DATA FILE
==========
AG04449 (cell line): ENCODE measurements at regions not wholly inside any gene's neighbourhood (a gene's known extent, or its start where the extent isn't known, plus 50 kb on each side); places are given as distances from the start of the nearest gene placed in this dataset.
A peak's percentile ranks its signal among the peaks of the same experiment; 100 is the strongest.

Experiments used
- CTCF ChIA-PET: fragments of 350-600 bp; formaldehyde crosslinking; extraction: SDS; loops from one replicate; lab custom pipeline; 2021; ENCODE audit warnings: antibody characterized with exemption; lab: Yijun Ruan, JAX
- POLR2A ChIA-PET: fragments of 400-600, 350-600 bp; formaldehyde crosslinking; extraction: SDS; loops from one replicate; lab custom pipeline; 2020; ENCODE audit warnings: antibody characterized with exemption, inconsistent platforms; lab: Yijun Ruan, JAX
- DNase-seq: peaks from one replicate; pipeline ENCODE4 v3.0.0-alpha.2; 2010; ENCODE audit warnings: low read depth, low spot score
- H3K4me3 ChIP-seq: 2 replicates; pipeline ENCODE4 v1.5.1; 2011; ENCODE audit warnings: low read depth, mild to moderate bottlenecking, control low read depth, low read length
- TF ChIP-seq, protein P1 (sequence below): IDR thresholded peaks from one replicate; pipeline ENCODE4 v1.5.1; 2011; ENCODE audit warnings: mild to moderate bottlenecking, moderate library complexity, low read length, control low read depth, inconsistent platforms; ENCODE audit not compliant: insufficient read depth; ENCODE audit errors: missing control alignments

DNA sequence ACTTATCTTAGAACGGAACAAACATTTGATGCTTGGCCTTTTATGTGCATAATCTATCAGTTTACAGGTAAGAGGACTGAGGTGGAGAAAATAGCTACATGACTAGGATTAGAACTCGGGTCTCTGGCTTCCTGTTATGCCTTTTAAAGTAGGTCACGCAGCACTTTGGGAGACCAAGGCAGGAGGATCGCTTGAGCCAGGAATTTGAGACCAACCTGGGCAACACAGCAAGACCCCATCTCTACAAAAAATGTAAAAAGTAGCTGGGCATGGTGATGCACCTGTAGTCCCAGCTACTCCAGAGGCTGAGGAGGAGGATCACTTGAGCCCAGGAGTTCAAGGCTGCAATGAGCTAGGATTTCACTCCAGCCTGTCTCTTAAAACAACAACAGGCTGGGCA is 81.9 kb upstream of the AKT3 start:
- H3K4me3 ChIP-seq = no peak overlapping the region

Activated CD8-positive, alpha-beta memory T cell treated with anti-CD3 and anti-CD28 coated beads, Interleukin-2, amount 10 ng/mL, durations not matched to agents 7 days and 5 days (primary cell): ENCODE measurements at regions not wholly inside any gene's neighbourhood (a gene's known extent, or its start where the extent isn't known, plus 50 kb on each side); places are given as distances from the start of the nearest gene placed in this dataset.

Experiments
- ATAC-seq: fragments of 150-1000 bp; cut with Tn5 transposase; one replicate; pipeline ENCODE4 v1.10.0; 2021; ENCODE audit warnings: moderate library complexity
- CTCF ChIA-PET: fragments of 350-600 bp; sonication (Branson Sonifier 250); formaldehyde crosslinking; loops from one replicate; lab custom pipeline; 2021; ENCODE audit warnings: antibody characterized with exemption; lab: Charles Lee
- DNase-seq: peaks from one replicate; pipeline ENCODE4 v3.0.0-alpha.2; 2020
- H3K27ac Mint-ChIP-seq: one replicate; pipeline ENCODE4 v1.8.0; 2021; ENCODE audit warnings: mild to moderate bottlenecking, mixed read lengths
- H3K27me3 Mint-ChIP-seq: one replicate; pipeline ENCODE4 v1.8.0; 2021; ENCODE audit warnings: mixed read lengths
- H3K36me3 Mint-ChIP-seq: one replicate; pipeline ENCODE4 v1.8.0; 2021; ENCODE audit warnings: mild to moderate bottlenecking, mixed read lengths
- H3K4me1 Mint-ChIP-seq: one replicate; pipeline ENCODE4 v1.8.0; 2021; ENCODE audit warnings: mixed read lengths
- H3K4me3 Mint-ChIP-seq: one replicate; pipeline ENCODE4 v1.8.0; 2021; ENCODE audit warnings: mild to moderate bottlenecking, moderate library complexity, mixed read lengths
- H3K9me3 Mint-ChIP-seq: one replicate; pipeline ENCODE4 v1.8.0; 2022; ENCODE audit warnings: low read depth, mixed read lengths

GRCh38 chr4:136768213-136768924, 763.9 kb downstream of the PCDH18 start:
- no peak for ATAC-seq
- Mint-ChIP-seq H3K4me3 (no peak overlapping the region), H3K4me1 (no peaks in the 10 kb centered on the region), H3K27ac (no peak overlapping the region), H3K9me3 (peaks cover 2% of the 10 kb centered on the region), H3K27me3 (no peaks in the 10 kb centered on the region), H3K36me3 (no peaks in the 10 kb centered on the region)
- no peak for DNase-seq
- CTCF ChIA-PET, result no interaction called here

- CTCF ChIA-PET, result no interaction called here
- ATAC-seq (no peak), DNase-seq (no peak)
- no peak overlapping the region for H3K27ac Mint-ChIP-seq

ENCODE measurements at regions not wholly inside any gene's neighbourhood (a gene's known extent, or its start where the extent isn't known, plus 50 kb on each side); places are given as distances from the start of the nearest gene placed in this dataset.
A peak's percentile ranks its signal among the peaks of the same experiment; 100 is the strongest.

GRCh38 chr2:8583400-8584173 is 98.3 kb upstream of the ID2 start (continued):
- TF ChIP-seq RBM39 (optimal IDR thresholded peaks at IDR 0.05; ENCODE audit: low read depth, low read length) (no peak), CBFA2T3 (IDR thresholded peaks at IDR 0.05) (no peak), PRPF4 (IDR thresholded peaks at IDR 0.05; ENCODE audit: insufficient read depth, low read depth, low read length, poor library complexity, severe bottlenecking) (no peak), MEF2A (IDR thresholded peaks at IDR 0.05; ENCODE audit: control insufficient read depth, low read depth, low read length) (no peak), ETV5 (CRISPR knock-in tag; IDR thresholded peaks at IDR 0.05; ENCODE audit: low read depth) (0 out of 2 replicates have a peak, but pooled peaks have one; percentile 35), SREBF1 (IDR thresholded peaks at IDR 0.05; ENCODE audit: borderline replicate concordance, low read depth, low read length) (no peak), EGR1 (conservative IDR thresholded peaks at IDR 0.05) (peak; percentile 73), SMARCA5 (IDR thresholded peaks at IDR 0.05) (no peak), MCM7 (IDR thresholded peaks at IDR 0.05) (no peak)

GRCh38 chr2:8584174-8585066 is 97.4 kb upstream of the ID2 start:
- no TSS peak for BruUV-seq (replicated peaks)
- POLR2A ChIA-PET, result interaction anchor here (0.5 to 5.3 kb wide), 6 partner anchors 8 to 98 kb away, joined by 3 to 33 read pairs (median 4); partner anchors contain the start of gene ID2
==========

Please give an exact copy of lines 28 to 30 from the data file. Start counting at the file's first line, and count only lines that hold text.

- ATAC-seq (no peak), DNase-seq (no peak)
- no peak overlapping the region for H3K27ac Mint-ChIP-seq

ENCODE measurements at regions not wholly inside any gene's neighbourhood (a gene's known extent, or its start where the extent isn't known, plus 50 kb on each side); places are given as distances from the start of the nearest gene placed in this dataset.